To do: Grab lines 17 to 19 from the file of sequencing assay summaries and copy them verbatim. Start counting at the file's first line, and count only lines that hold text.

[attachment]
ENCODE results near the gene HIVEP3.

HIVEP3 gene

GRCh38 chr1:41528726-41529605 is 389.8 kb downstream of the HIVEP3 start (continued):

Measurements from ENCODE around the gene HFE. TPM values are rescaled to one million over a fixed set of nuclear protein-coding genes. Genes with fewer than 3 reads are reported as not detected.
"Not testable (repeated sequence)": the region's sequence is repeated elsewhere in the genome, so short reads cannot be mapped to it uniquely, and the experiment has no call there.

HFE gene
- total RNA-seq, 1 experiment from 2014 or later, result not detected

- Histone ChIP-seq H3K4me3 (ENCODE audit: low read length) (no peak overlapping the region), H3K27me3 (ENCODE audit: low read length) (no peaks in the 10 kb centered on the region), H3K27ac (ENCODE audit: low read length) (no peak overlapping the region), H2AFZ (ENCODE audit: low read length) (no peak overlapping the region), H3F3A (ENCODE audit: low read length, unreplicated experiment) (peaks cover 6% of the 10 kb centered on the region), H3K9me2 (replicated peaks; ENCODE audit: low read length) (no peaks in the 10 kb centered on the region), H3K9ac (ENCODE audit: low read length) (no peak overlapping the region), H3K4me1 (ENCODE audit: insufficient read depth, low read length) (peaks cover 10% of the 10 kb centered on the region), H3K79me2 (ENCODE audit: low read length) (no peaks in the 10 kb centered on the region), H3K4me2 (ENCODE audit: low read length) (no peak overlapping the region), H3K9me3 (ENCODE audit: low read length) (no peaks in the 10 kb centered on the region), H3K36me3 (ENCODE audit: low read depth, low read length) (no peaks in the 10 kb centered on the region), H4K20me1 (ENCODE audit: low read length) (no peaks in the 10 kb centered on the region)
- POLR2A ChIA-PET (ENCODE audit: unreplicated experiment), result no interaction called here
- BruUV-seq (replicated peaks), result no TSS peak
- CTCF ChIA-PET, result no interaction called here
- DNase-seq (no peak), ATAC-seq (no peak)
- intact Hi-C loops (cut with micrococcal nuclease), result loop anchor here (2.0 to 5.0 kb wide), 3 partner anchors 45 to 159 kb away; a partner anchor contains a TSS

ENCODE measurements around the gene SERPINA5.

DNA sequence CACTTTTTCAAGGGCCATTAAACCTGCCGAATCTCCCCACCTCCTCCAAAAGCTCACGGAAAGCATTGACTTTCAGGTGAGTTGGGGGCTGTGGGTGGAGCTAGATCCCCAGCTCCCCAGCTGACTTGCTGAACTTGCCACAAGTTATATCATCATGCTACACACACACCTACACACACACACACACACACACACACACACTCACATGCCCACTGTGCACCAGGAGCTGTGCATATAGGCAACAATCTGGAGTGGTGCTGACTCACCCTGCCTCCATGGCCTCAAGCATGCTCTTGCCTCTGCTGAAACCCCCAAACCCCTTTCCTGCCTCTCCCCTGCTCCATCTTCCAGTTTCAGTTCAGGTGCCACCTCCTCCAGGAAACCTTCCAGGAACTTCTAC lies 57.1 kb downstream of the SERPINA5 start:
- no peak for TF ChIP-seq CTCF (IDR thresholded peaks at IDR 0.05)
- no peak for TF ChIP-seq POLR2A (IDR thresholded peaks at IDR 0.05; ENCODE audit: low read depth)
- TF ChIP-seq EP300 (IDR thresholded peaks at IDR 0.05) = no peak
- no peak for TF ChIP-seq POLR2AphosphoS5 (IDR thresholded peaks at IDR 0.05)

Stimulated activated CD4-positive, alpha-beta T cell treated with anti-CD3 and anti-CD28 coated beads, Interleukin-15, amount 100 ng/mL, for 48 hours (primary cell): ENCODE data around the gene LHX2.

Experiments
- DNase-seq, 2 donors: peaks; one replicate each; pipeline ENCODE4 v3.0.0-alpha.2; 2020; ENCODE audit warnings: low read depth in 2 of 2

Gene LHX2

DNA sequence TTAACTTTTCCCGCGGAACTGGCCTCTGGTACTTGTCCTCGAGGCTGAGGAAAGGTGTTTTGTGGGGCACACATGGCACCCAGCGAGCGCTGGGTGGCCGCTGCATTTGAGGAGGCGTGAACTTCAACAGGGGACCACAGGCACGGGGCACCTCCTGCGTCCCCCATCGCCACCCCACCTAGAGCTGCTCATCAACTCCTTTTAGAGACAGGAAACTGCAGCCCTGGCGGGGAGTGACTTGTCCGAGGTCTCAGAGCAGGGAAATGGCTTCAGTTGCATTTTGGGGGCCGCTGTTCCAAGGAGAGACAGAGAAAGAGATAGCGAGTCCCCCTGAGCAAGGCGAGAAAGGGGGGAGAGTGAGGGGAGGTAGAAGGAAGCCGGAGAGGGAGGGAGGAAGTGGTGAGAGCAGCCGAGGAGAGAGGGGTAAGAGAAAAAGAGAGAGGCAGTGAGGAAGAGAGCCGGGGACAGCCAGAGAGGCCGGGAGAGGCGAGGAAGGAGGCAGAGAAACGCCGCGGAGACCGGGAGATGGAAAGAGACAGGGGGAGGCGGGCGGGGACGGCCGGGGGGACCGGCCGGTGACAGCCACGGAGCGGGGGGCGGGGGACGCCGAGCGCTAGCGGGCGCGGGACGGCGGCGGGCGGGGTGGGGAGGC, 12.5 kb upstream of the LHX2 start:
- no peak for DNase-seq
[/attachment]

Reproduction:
- no peak for TF ChIP-seq POLR2A (IDR thresholded peaks at IDR 0.05; ENCODE audit: low read depth)
- TF ChIP-seq EP300 (IDR thresholded peaks at IDR 0.05) = no peak
- no peak for TF ChIP-seq POLR2AphosphoS5 (IDR thresholded peaks at IDR 0.05)